Tom Price, a longtime opponent of Obamacare, is President-elect Donald Trump’s pick for Secretary of the Department of Health and Human Services (HHS). This selection supports Trump’s plan to start the process of repealing Obamacare “right out of the gate”—as Vice President-elect Mike Pence stated just a few days before this announcement.
Tom Price’s healthcare proposal detailed in his Empowering Patients First Act could significantly influence reform polices under Trump’s healthcare plan. Price, a former orthopedic surgeon and current House Budget Committee (R-GA) chair since 2015, made a statement back in 2011 that “the purpose of health reform should be to advance accessibility, affordability, quality, responsiveness, and innovation.” He also commented that “none of these are improved” by the Affordable Care Act (ACA). This may be why Trump said Price is “exceptionally qualified to shepherd our commitment to repeal and replace Obamacare and bring affordable and accessible healthcare to every American.”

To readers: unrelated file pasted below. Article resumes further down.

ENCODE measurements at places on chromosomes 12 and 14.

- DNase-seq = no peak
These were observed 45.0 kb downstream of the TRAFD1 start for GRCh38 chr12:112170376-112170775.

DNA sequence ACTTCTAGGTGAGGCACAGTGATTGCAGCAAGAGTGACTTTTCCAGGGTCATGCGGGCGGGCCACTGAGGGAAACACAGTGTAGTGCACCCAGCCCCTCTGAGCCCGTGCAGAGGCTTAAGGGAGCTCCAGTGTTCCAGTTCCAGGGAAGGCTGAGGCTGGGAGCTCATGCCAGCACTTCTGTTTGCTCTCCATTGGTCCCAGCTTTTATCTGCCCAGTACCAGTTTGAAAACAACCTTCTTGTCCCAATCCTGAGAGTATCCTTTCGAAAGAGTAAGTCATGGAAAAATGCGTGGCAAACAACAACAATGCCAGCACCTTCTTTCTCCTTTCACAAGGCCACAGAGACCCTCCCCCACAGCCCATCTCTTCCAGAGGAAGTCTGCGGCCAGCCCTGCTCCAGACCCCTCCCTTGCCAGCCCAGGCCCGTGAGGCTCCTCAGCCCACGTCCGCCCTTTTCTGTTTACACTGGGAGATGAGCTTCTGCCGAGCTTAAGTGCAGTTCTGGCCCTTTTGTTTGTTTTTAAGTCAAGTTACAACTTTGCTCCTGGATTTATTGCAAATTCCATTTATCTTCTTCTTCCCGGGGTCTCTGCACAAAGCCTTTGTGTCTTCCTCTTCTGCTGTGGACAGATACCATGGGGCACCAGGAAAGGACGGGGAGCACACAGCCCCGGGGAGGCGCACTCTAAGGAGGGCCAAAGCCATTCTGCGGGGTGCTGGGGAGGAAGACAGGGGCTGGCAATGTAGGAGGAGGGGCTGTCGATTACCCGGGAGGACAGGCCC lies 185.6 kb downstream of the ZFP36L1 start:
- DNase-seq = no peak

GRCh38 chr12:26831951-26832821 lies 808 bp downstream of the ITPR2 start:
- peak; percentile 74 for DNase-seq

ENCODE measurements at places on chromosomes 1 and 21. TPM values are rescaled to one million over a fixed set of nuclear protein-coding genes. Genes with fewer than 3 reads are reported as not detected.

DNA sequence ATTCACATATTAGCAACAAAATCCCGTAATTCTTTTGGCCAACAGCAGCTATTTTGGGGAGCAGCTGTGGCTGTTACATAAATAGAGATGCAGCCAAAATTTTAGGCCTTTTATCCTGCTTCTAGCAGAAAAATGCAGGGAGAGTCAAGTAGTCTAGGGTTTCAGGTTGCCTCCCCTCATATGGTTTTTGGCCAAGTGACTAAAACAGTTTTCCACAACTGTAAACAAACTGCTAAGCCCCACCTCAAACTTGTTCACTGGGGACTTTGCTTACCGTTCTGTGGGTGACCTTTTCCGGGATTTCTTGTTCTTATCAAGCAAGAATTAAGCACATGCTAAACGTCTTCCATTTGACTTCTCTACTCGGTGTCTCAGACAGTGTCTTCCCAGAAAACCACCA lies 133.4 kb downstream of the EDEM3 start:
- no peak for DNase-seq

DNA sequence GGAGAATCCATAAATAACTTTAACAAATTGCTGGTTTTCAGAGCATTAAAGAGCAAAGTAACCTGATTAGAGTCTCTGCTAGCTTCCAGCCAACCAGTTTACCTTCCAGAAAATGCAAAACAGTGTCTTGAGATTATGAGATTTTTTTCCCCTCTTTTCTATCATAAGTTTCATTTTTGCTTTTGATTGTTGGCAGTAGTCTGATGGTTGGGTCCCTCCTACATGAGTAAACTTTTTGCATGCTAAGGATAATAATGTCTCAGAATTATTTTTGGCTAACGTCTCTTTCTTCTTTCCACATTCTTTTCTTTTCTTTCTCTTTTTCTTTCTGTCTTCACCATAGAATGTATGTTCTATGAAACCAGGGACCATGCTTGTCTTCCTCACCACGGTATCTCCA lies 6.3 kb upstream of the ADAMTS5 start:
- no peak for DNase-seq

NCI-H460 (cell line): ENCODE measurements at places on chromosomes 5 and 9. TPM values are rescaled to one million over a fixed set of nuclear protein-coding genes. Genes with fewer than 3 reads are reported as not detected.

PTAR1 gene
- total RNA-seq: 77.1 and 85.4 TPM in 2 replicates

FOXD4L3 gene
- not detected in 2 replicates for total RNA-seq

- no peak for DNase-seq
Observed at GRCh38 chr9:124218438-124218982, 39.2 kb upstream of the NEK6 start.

The Empowering Patients First Act summary below sheds some light on the potential reality of health insurance for Americans if Price takes the seat as head of the HHS and his policies are adopted.
Highlights of Tom Price’s Healthcare Proposal
- Require continuous coverage for preexisting conditions
- Provide funding for high-risk pools
- Make insurance better for the young and healthy
- Provide tax credits based on age
- Expand the use of health savings accounts (HSAs)
- Repeal Medicaid expansions
- Limit tax exclusions for employer-sponsored coverage